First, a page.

I honestly can’t point to a single thing, but I believe the ultimate triumph resides in the will to get up in my garret most mornings and sit at my desk for hours creating. The act, the doing of the thing, the solitary striving that happens when no one else is watching, is the most important part of what I do. What matters to me is the art form, anything else outside of that is mere noise.
Being part of the Ake festival, what do you hope the festival achieves in enabling reading in our communities?
Lola Shoneyin and her team have done a fantastic thing in bringing together so many artists and readers together in a space that encourages the exchange of ideas. Anything that makes literature more visible at the forefront of public consciousness is a great thing, particularly in a digital age where there are so many other distractions. The festival actively engages with schools and I think this dimension is very, very important, because if we can win over the kids then we can have a base to grow in the future. I am a guy who makes up things for a living, and I can only marvel at the sort of organizational challenges that the guys at Ake face to bring about something of this magnitude and complexity. We should all celebrate this remarkable achievement.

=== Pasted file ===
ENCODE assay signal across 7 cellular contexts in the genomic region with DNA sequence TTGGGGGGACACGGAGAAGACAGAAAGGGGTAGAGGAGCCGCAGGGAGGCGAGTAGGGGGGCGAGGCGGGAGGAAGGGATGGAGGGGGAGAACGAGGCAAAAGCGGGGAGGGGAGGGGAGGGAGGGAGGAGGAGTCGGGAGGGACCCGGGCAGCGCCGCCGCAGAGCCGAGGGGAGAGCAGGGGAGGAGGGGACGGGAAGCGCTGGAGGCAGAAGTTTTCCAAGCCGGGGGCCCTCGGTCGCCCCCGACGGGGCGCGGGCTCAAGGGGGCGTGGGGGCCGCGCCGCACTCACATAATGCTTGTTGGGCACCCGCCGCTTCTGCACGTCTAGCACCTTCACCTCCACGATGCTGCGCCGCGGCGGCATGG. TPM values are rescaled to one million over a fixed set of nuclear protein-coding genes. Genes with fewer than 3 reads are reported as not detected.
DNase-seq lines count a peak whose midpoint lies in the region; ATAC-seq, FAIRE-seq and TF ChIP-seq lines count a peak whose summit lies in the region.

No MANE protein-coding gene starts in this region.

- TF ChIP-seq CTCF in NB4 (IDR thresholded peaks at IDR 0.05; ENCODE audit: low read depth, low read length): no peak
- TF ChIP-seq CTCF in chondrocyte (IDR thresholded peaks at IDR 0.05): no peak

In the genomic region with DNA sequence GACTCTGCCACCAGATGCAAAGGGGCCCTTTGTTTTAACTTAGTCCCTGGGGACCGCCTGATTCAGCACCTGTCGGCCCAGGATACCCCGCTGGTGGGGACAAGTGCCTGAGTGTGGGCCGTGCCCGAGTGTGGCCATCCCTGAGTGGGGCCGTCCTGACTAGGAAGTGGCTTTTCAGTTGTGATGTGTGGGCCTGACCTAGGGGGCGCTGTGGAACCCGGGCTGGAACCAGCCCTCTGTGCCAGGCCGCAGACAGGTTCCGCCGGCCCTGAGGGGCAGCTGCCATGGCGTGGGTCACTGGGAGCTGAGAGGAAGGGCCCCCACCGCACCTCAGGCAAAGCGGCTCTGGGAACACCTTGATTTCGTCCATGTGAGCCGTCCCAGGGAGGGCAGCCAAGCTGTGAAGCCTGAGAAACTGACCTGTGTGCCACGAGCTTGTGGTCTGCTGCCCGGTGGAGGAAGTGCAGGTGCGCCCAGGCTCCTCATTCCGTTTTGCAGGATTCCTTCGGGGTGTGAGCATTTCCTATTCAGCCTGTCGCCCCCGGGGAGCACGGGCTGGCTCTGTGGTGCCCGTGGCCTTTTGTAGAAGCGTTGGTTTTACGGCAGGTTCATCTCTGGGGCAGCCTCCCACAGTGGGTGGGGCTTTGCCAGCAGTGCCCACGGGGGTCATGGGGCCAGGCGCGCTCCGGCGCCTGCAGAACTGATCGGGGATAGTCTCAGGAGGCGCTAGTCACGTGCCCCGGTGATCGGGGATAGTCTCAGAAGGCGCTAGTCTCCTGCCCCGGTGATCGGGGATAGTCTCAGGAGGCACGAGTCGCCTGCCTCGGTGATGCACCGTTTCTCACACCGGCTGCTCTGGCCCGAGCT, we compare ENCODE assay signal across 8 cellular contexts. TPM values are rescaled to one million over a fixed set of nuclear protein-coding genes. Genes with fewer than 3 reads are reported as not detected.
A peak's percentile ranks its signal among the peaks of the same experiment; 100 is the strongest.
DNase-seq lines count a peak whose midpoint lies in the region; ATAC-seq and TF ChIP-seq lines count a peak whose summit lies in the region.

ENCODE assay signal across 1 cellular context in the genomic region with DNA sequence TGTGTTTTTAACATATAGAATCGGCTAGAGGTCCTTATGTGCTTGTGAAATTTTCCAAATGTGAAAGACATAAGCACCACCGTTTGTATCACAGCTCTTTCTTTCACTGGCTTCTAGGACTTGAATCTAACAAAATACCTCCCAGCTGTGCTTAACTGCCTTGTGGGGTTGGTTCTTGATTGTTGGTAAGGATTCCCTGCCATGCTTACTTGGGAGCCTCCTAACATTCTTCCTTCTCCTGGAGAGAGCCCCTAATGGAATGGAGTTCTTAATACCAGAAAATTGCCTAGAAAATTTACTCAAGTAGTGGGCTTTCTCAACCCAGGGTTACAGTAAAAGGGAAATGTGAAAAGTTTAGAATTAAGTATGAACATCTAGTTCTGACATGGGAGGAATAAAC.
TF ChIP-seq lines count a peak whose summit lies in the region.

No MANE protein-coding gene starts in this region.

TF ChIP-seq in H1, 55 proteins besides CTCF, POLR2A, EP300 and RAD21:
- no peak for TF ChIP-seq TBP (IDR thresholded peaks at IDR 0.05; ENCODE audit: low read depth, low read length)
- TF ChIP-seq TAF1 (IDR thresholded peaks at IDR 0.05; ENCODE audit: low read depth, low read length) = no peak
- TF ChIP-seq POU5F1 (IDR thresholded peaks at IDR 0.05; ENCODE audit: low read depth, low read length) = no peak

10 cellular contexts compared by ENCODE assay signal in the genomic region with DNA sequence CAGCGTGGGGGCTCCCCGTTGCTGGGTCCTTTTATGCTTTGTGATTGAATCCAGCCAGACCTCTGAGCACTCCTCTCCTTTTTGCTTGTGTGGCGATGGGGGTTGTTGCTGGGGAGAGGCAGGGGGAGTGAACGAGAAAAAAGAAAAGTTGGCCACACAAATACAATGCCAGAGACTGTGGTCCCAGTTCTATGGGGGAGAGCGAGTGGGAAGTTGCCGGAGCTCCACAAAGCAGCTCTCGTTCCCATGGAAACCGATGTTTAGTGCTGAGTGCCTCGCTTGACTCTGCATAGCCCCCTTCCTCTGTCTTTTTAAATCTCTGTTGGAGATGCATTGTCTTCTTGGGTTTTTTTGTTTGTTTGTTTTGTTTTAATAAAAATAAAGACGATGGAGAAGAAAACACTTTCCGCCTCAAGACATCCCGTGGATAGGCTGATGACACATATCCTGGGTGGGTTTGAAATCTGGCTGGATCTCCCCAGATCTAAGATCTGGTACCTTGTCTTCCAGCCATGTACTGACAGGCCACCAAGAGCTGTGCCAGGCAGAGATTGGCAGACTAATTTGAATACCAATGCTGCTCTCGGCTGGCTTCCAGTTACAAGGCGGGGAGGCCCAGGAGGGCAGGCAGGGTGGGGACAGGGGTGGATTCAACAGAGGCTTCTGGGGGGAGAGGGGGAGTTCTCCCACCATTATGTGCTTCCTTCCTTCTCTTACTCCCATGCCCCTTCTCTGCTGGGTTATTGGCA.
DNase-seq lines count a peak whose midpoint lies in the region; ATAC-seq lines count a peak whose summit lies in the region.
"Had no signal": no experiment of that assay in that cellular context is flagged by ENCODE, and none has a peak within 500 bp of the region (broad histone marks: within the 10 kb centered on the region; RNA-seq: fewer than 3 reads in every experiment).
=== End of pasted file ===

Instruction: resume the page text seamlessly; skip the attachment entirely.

What impact do you hope your books and writings have in Africa and the world at large?
I am skeptical of claims that literature still has any overt influence in society. Zimbabwe pre-1890 was not a literate society and I view the written word as an alien art form, just one that I happen to have adopted and am passionate about. I can only hope that my work, at a basic level, gives some pleasure to some readers – anything outside of that is a bonus.
Who are your role models in the literary sector?
Writers of all stripes (novelists in particular) make for very poor role models. If you are interested in my creative influences, the list is too long to mention, but chief among them is the Russian author Fyodor Dostoevsky.
Words of advice to young and aspiring writers?
Do your own thing. Do not care too much about what other people think or what they are doing. This thing is a solo-sport – you alone versus the white blank page, day after day. Love what you do. Dare to be different. Fail, fail and fail again, you have nothing to fear. May the Force be with you.